Why are negotiations with Iran classified
Negotiations around the Iranian nuclear program are very nervous. Each side tries to push an opponent into additional concessions.
For several days, the world has been waiting for the end of negotiations between the Six and Iran, which are taking place in Lausanne. However, the parties can not reach a compromise solution. There are very few official comments, but according to unofficial data, among the main problems for which it is not possible to agree is the procedure for lifting sanctions as well as the period during which the Iranian nuclear program will be partially frozen. Meanwhile, the negotiation period ends on March 31. About why the parties can not come to an agreement and what happens if this agreement is not reached in an interview with “Expert Online” told Iranian, visiting researcher at Georgetown University Sevak Sarukhanyan.
Why can't the parties agree for so long? What is the catch?
In that the deadline expires only 31 March, and therefore the Iranians will pull with the agreements until the last moment. Now, judging by the press reports, the Iranian negotiators have begun to say that there are certain forces inside the country that will fail to ratify an unprofitable agreement, therefore it is necessary for the Western countries to make maximum concessions. And judging by the recent statement by Netanyahu, the Iranians manage to force the Americans to make concessions. This is partly why at least most experts believe that the agreement will eventually be signed the other day, I have some doubts. Seeing that their strategy is working, the Iranians want to knock out a few more weeks to discuss the interim agreement.
What exactly is this "disadvantage", which is pushing the Iranians?
Tehran advocates that its "sovereignty is not limited." According to the preliminary draft agreement, the Islamic Republic should freeze part of its nuclear program for 10 years. The Iranians want it to be about 10, and after this period, all restrictions on them (for example, in the area of uranium enrichment) would be automatically removed. After this period, the West wants another 5-year interim period, during which, under the IAEA control, the Iranian program will be defrosted gradually, step by step. The Iranian side is not directly, but through the deputies of the Mejlis or other officials, states that 10 has already been a concession from Iran for years, and it will not make big strides in this matter.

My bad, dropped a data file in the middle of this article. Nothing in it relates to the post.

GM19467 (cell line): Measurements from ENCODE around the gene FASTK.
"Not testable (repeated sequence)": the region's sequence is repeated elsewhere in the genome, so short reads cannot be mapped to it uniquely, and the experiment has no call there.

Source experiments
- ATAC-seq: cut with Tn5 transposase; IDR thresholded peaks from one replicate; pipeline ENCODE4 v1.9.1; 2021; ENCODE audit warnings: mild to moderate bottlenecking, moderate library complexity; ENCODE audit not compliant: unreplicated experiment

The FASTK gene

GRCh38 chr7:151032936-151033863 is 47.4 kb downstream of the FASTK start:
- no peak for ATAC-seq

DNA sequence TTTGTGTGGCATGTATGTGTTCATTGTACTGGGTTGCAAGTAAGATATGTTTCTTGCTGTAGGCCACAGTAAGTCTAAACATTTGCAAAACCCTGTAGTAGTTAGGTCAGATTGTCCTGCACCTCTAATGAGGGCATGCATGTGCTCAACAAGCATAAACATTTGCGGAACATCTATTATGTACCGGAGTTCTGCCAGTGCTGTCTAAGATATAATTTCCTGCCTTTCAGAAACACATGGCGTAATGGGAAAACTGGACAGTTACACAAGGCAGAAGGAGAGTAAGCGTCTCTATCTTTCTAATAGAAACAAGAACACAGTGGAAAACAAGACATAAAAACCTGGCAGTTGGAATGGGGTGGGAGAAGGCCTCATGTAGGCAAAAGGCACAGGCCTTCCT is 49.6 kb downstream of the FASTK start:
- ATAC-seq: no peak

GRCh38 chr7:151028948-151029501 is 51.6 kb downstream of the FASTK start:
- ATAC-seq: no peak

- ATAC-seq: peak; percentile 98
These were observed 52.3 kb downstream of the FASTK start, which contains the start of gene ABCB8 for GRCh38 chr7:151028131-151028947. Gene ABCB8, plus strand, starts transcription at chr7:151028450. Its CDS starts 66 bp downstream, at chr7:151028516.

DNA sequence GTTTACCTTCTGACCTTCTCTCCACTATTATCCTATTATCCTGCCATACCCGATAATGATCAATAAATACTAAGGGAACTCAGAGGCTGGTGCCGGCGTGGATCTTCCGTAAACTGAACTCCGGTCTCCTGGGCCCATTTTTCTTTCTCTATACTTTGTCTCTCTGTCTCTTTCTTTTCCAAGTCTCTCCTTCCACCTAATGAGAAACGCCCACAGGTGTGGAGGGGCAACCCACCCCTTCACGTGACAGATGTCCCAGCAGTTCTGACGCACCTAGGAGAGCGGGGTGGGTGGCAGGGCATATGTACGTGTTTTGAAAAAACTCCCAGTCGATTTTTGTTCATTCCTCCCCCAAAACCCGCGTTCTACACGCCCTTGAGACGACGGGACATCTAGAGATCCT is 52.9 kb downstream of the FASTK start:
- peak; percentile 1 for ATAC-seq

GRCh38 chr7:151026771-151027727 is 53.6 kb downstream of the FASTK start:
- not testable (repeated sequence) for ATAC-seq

Do Iranians understand that this strategy carries significant risks? And that she can simply disrupt the entire negotiation process, as well as the signing of an agreement?
If you look at the course of all negotiations, without a final agreement, Iran has already removed the cream from them in the form of partial relief of the sanctions regime (and, apparently, irrevocable), withdrawal from isolation, partial recovery of oil exports. Yes, theoretically, with the full lifting of sanctions, Iran will be able to restore oil exports in full, but how profitable is it, given the current level of prices for "black gold"? A number of Iranian economists say that at such prices even a full recovery of export volumes will not return Iran to the “pre-sanctioned” period of 2009-2010. Then, after all, there were not only high oil prices, but also huge gold and foreign exchange reserves - about 90 billions of dollars. Instead of spending them on structural reforms of the economy, Mahmoud Ahmadinejad sent them to support social stability and subsidies. He wanted the people to feel the care of the president and allowed Ahmadinejad to hold the post of the next successor to his protege Esfandiyar Rahim Mashai. So that no one bothers him to spend money, Ahmadinejad even eliminated the Iranian Planning Organization, which has been responsible for major government spending since the 50s. And in the end, up to today, the Rouhani government rakes the rubble of the economic policy of its predecessor - including trying to find papers on where these or other billions of dollars went.
Is a wider lifting of sanctions not interesting to Iran either? Apparently, there is no talk about the full one - the Congress simply will not vote for the lifting of the restrictions it imposed.
Having taken a tough stance on negotiations and actually turning off the process, Congress itself deprived himself of the opportunity to fail the deal. After Netanyahu’s speech at the Capitol, Iran publicly expressed its concerns regarding the US’s ability to implement the agreement, and the parties agreed that the sanctions would be lifted at the UN Security Council, the European Union and the US president would remove what he could lift from the American side. Since the Iranian economy is primarily associated with the EU, China and the Persian Gulf, the preservation of some of the US sanctions on Iranians will not be particularly affected.